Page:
Chamber wants Bumi target put aside to grow economy

The Associated Chinese Chambers of Commerce and Industry Malaysia (ACCCIM) said today that the 30 per cent Bumiputera equity target should be put aside for now in favour of efforts to grow the economic pie.

“It’s important to create the income. It’s not the share,” ACCCIM president Tan Sri William Cheng said.

“Why don’t we all work together to make sure Malaysia [gets] more FDI (foreign direct investment), more local investment… then you create more working opportunities.

“If you improve the Bumiputera income, automatically their equity will increase.”

He added Malaysia will not progress economically so long as it “went in circles” arguing about Bumiputera equity.

“We are wasting too much time to argue on the 30 per cent,” he said.

Cheng said the government should instead focus on creating the right environment for all races to achieve the New Economic Model’s (NEM) high-income goal.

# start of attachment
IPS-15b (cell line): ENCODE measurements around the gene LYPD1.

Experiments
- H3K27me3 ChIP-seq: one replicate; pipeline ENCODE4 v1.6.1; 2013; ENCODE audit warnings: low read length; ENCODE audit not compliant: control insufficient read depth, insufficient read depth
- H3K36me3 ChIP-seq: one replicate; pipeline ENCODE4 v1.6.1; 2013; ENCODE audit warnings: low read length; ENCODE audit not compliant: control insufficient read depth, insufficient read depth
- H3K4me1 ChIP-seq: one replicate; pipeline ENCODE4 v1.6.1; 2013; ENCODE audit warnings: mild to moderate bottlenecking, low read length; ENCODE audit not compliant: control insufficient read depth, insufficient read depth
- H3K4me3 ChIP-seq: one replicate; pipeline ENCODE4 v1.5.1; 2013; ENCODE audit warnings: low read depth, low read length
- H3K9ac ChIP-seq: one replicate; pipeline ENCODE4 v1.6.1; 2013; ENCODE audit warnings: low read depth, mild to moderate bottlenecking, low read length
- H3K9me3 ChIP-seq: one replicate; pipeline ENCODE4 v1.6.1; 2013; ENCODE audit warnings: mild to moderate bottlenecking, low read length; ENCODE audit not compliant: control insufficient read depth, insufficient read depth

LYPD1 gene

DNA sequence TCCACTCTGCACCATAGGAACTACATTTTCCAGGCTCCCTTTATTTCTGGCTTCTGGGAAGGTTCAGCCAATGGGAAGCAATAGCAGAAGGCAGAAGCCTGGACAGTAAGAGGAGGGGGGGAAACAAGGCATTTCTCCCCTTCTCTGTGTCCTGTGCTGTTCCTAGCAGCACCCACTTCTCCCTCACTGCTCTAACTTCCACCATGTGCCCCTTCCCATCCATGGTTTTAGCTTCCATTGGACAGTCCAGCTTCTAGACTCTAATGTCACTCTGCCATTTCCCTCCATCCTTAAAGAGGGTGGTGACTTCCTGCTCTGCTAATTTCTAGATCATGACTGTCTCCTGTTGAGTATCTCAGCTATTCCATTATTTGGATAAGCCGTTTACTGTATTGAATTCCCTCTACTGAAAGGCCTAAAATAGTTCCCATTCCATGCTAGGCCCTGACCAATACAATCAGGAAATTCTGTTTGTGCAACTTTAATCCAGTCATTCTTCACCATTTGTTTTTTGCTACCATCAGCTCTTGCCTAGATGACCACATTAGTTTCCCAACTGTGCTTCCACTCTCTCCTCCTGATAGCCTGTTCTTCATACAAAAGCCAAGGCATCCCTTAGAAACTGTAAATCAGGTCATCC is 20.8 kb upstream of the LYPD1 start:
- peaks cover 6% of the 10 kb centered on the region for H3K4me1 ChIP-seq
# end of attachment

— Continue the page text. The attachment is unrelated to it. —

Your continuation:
“If you make all our Malay friends… become a high-income group already – average more than US$15,000 or US$20,000, even US$30,000 a year — don’t need to worry about equity already,” he said.

He explained that if those high-income Malays then saved 30 per cent of their income, they could then directly buy equity in the form of market shares or property investments.

“The end result… can be 40, 50 per cent [Bumiputeta equity]. Who knows?” he said.

Cheng said the government should also provide training to the Bumiputera community to improve their skill set in order to increase employability and average wages.

“To achieve the US$15,000 income is not a dream,” he said.

“You can see a lot of Malaysians who work overseas. To get US$1 million is not a dream.”

Cheng cited CIMB CEO Datuk Seri Nazir Razak, who was reported to have earned RM14.5 million last year, as an example of how Malays can succeed by dint of hard work.

“The bank is doing well, extremely well the last few years. That’s why you can see his income from RM2 million to RM4 million to RM14 million,” he said.

“He worked hard for it. He achieved it. [And] not because he’s Malay.”